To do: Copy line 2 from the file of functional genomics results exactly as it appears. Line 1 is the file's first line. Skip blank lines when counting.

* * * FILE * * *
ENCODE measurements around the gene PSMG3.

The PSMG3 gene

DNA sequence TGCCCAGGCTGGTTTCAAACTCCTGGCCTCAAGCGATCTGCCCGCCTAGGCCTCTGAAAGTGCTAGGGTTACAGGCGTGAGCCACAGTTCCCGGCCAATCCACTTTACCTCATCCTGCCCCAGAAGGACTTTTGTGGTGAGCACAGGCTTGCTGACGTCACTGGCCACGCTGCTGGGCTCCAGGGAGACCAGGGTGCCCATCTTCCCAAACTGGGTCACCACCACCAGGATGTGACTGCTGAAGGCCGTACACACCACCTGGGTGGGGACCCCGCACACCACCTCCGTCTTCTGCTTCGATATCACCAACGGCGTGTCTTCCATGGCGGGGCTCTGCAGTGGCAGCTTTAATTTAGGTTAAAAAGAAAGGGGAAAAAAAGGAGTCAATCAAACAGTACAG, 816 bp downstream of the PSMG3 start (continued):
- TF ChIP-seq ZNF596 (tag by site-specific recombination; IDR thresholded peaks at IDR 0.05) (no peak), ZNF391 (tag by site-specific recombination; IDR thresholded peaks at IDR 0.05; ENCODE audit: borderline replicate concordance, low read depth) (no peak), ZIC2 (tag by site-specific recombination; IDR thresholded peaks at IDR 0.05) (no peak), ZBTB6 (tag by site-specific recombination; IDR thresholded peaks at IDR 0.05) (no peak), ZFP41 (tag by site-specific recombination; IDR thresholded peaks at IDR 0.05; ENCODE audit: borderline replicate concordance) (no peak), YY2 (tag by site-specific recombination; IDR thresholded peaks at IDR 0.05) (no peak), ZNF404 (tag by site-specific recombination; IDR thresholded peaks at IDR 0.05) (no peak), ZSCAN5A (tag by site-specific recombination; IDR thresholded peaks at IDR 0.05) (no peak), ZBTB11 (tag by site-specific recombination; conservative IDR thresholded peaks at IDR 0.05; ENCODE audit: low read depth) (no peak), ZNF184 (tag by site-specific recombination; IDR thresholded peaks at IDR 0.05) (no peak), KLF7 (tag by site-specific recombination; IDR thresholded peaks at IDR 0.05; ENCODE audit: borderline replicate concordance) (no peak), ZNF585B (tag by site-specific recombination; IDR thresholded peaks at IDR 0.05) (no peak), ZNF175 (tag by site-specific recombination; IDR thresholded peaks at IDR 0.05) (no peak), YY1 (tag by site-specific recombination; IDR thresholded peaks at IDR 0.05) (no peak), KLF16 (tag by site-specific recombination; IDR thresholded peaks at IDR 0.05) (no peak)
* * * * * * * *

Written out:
The PSMG3 gene